• Becks


Updated: Mar 4

Research shows that more females are weight training to achieve strong, toned and fit physiques. With its many benefits, such as burning fat and decreasing the loss of muscle (which can lead to sagging skin), why are there still so many women reluctant to try it?

When I tell women that doing press up can give you a free breast lift, they are always game. The chest muscle gets little—if any—attention by a lot of females and is often neglected. Just because you have breasts it doesn’t mean you don’t have to work those pecs. If you spend a lot of time at a desk slouching, you will shorten your chest muscles and lengthen your back. You need to balance your back and front, so they are equally upright for great posture.

Thing is, how do you safely begin if you don’t know anything about bodyweight training or weightlifting? 1 in 4 women suffer from “gym-intimidation” this is the fear of being judged at the gym. Many men don’t even lift weights correctly but being the often more self-assured sex, they dive right in even if their technique is wrong and reckless. I have men come and train with me to learn how to do exercises and train correctly and they learn how to push themselves to their full potential with correct technique and good habits while avoiding injury.

Your weights should be challenging but you shouldn’t compromise your form while lifting them. Dumbbells that are far too heavy will have you swinging your body to lift the weight, this will distribute the effort to numerous muscle groups, sharing the load will reduce the targeted muscles contribution to the exercise and therefore be less effective. Lightening the load to the point that you feel no resistance is unlikely to give you results so it’s a matter of balance.

For the past two years I’ve chosen to train my clients outdoors. As a green trainer promoting the benefits of outdoors exercise it’s my speciality. Equally, weight training became my focal point more than weight loss because of my connection to how it turned my own life around. When it comes to women, I train them to have a strong mindset, take up the space they deserve, be proud, powerful and have confidence. If they put in the work, they can transform their everyday lives and the way people respond to them, these are the tools I learnt myself and I pass on to them.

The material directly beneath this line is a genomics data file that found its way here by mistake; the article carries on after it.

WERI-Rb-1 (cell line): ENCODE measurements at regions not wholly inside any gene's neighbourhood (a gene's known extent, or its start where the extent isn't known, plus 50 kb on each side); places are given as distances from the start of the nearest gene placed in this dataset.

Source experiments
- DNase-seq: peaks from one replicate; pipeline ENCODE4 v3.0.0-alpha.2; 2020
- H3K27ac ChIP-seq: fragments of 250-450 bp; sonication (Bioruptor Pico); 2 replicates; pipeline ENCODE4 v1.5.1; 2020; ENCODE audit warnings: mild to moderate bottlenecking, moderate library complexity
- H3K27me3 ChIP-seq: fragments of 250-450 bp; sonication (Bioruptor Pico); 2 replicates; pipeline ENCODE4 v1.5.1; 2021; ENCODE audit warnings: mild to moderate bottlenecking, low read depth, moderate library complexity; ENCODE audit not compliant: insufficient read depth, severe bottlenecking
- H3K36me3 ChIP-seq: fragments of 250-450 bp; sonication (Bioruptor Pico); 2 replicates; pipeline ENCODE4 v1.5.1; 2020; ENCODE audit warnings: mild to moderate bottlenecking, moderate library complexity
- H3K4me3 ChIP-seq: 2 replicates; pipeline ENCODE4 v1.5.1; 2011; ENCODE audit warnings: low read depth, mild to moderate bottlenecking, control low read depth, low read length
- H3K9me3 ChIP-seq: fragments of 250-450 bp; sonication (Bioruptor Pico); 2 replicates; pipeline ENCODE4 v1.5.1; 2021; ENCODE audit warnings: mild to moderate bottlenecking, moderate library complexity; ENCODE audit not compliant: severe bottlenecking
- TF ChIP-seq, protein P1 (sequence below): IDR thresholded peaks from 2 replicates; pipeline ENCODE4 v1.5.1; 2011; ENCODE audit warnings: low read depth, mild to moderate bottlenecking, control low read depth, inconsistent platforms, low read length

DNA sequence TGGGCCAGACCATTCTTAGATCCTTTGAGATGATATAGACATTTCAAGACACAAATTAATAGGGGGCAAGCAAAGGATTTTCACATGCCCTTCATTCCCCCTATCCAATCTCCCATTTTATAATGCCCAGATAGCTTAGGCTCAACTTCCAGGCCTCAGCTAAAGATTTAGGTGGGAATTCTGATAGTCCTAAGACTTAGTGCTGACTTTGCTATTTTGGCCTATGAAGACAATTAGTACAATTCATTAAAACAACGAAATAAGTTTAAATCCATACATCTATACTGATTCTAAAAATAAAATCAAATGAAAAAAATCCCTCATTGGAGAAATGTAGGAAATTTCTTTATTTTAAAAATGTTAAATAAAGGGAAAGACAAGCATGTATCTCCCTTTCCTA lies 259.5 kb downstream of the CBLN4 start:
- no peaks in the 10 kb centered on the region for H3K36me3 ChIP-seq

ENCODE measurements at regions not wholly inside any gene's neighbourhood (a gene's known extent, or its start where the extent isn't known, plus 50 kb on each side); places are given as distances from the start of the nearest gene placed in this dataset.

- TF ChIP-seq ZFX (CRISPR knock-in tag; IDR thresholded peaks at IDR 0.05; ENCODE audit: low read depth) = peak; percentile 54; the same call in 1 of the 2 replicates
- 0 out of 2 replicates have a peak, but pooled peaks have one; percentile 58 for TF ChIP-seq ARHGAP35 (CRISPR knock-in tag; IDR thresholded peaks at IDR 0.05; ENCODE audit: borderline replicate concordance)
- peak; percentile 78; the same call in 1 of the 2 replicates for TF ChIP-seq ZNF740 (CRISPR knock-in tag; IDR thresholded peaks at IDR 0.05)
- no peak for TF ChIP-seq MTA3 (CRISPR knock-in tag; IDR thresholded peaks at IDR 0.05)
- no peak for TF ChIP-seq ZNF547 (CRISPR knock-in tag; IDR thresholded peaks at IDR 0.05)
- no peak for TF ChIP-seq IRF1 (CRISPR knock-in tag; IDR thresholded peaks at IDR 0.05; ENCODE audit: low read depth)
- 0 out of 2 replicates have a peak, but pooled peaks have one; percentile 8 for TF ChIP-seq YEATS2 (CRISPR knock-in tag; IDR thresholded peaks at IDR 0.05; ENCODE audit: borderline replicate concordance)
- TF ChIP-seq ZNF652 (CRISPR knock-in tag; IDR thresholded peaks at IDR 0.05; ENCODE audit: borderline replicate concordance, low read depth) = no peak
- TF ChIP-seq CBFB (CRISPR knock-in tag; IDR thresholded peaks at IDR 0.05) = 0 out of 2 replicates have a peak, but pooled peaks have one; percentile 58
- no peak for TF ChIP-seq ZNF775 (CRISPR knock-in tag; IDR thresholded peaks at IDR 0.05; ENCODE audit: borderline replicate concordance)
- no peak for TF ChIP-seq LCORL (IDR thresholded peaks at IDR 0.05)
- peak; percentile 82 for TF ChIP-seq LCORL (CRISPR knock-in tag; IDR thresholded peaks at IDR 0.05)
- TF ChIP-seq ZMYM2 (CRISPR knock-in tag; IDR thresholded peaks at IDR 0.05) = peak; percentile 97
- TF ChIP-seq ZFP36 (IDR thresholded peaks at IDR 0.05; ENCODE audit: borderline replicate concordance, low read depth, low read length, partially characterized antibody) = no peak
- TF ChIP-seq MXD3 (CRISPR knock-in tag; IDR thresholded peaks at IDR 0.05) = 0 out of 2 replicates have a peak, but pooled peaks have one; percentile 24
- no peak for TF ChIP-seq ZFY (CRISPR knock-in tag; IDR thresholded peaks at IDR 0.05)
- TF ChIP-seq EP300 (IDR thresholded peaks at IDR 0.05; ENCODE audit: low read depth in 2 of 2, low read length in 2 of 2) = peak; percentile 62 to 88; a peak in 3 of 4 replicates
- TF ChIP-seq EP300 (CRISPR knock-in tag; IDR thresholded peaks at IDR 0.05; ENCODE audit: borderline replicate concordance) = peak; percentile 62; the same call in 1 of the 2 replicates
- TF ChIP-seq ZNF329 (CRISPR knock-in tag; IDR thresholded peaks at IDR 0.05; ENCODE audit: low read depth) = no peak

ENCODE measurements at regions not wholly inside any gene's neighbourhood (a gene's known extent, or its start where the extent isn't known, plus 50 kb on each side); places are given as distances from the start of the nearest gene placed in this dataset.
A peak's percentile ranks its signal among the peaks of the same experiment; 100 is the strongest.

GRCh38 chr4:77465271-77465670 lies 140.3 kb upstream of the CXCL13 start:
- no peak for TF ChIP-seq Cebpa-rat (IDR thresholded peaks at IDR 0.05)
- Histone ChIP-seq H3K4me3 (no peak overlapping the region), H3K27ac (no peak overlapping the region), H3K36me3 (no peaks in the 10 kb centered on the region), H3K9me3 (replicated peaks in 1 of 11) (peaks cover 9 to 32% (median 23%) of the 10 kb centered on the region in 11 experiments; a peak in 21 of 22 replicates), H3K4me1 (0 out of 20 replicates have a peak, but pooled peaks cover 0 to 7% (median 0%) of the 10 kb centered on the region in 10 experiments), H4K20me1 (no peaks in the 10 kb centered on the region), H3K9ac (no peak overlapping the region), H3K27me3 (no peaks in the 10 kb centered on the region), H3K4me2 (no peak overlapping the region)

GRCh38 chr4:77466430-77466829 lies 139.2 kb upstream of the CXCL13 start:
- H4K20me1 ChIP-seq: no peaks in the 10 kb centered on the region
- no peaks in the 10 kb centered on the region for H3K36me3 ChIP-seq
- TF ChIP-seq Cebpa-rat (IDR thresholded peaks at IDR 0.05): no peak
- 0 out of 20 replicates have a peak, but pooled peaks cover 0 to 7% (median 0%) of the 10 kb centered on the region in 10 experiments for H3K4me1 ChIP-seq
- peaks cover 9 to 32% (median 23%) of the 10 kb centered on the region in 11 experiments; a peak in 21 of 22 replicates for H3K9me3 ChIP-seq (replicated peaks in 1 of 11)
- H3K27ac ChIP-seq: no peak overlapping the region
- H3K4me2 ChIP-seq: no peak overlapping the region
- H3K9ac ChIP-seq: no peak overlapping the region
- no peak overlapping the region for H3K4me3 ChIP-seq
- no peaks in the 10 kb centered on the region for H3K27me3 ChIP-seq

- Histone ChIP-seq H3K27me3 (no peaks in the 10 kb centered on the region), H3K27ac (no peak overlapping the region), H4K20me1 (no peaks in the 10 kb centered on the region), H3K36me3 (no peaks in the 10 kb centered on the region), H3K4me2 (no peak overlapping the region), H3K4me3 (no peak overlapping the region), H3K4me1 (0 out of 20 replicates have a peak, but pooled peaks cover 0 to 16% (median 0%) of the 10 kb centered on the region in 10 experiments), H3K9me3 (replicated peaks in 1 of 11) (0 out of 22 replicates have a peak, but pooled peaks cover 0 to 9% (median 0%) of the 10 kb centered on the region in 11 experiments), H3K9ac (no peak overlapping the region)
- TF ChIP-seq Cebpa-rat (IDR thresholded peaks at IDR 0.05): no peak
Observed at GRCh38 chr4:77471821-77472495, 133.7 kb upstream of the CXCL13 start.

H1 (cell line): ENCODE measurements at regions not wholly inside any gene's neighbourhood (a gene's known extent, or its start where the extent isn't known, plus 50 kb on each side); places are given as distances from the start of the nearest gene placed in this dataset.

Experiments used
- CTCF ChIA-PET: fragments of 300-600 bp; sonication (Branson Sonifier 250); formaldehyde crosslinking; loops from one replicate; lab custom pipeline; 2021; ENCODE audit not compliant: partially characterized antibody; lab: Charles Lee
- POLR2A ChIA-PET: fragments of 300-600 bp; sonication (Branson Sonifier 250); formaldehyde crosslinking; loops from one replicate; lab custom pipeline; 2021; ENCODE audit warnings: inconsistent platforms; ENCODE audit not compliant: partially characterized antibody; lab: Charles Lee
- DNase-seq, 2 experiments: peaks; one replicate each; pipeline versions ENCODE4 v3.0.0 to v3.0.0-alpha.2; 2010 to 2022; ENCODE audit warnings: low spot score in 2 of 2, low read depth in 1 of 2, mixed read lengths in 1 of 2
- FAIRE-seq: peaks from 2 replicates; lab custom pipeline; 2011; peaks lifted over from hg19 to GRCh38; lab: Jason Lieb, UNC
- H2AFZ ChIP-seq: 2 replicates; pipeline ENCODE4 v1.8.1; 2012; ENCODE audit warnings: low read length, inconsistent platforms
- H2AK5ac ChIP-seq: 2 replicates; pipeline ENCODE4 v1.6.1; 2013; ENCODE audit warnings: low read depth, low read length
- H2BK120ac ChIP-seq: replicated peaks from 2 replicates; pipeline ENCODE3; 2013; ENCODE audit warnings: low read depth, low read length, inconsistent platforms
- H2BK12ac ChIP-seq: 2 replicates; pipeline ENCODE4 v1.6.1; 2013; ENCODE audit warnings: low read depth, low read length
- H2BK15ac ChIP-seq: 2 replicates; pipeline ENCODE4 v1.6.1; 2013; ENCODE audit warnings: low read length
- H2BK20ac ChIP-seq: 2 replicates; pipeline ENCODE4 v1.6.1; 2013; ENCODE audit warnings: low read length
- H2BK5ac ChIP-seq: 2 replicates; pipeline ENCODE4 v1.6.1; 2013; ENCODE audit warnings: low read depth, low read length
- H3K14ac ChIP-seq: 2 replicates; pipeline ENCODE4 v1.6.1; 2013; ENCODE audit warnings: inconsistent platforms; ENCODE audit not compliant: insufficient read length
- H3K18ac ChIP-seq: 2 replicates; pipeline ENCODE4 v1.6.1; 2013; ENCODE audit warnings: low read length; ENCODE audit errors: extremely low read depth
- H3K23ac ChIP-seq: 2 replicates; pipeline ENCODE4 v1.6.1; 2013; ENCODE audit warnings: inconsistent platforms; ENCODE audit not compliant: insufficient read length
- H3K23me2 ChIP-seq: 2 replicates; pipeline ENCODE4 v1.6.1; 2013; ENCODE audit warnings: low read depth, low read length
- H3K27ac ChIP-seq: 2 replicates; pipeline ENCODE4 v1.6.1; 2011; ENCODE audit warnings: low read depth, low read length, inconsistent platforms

A little background from my life:I used to hate my body but particularly my arms. At the time of feeling most insecure I was in my early- twenties living in East London as an artist. My artwork was described as “edgy, stylistic paintings – focusing on marginalised, controversial subcultures, gender and sexuality”. I Identified as a lesbian, which wasn’t as accepted in the workplace as it is now, it came with its own challenges. I had an androgynous appearance. I was part of a scene where identity and how you projected yourself made you popular, interesting or acceptable. I lived right in the hub of the creative buzz in Bethnal Green with my girlfriend of the time. I was also feeling uncomfortable in myself and with my gender identity. I worked multiple dead-end jobs to subsidise my income where the rent fell short.

I tried to be true to my identity and question the most basic social constructs of gender norms even in traditional Motorcycle clubs, retails stores and mechanic workshops where I worked. This wasn’t in a confrontational manner but rather by making myself an exception to the societal norm wherever I could. For example: my identity was aligned more with the masculine sleeveless muscle tanks rather than the pink, cropped, company branded t-shirts in womenswear.

Photo: 3 photos from my time as an artist, beginning my training and my first photoshoot.

I took this philosophy with me when I started training. The trepidation I felt that first time when I was the only female weightlifting in a room full of men, was short lived. I actually got a buzz showing off how well I knew the equipment, swapping exercises with the men at the gym and seeing my results. I no longer felt weak and scrawny. My arms started to become more muscular and when your body feels strong from head to toe you talk differently and walk differently. You hold your head high. Confidence is very sexy and so it makes sense to start getting strong and building your muscles, to make yourself stand out. An interesting fact is that, on average it takes a person about 7 seconds to form an opinion of another person, so the way you project yourself can either make you or break you.

12 views0 comments